Moshe Safdie’s ArtScience Museum is a part of the lavish Marina Bay Sands complex in Singapore. It’s the first building in Singapore to be constructed using Glass Fibre Reinforced Polymer (GFRP) – a material regularly used in the manufacture of high-performance racing yachts. Photo by Nina Papiorek.
The design of the Museum takes the form of an open lotus flower and aims to capture ‘Safdie’s philosophy that art and science together can excite and inform visitors in a new way’.
The form is grounded on a circular base with ten individual finger-like projections extending outwards with skylights in the ‘fingertips’. With the tallest ‘finger’ standing 60m from the ground, the 4,800 sq m facility comprises a vast array of uniquely curved interior spaces.
In the centre of the ten projections is a dish-style roofing system which channels rainwater into a central cylindrical waterfall and reflection pool. Some of this water is then reused in the Museum’s restrooms as part of Singapore’s Green Mark programme.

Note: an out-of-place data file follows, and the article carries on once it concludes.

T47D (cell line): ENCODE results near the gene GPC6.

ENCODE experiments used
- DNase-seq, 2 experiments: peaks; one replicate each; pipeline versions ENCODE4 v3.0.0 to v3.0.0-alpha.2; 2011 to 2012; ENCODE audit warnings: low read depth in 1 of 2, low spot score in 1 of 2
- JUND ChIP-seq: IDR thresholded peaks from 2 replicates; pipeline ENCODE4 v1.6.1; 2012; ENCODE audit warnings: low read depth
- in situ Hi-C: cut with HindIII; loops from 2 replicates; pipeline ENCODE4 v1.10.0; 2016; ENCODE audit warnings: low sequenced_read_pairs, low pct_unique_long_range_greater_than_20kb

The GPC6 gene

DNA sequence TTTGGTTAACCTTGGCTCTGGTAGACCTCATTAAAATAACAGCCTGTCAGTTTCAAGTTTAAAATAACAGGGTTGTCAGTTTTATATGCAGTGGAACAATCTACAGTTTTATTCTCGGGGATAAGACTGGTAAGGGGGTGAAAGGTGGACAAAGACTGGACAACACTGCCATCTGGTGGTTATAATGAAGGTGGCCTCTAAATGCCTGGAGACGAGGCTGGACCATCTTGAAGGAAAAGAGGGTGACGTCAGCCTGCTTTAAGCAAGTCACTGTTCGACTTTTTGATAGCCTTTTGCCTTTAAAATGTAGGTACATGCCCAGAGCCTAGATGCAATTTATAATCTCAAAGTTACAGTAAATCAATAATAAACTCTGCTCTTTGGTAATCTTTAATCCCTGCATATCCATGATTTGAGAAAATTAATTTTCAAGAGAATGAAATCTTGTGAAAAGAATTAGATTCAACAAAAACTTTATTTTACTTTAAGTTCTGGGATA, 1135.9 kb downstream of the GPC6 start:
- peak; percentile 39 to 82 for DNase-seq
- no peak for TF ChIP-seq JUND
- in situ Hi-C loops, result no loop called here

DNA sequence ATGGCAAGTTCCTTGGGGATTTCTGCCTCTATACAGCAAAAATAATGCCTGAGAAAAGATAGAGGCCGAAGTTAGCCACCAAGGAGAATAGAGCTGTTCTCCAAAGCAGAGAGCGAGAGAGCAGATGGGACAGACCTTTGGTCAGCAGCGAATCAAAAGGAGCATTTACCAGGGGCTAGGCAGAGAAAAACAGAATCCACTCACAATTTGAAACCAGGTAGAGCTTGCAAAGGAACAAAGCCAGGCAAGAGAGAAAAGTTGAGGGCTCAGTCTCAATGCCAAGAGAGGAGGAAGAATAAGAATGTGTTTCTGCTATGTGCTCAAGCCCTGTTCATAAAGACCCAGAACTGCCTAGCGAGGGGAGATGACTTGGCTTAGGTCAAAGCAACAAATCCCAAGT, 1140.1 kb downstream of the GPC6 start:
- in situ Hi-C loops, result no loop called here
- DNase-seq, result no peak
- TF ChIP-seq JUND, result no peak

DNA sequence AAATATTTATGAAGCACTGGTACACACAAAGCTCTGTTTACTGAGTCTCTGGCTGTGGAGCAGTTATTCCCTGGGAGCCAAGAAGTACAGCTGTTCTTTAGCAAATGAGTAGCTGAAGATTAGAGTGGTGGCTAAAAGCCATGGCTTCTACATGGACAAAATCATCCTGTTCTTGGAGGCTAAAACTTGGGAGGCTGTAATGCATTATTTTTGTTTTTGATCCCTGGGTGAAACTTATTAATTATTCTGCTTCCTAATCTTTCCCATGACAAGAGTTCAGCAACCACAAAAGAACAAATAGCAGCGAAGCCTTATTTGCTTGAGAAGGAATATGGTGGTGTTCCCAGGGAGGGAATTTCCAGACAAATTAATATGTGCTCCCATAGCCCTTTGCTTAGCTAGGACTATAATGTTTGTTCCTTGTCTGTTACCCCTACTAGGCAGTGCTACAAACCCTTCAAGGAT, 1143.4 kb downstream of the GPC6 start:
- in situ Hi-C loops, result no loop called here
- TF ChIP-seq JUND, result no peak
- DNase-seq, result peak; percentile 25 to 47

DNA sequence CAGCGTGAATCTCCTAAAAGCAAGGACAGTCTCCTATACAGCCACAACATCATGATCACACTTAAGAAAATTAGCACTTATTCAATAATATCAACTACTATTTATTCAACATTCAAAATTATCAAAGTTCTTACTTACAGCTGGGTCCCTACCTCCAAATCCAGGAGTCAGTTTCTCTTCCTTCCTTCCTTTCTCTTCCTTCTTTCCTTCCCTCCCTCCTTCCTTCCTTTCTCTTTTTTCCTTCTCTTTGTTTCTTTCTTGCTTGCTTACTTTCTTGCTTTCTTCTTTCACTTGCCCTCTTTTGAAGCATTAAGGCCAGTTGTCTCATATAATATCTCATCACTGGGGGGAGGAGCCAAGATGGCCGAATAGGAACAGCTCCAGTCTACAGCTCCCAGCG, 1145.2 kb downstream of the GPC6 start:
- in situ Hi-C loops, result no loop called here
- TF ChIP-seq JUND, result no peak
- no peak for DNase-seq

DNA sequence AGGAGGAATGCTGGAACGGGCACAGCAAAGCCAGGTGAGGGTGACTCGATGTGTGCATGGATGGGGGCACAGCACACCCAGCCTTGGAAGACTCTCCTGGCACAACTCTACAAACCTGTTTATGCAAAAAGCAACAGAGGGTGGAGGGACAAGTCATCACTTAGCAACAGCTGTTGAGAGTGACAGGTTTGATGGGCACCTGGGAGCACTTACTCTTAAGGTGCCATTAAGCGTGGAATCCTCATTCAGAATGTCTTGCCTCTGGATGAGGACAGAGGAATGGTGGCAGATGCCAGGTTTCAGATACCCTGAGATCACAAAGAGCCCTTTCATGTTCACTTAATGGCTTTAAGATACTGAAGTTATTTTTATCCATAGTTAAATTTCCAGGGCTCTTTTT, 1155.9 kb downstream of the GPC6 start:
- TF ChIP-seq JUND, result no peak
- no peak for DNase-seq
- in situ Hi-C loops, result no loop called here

Danger Diabolik (1968) was an Italian-French action movie directed by Mario Bava, based on the Italian comic character Diabolik.
Check out the clip from the movie above featuring a gorgeous white E-type, essential sixties blonde accomplice and totally shagadelic man-cave, to the evocative sounds of “Deep Down” by soundtrack composer, Ennio Morricone.
Isamu Noguchi‘s playground equipment designs were criticized on the grounds they were too dangerous. These models were developed as part of a design for a playground to be constructed in Hawaii, but remained unrealized.
Unfinished concrete surfaces and wire-fencing balustrades give an industrial aesthetic to the interiors of this apartment building in Lausanne, Switzerland, by local studio Personeni Raffaele Schärer Architect.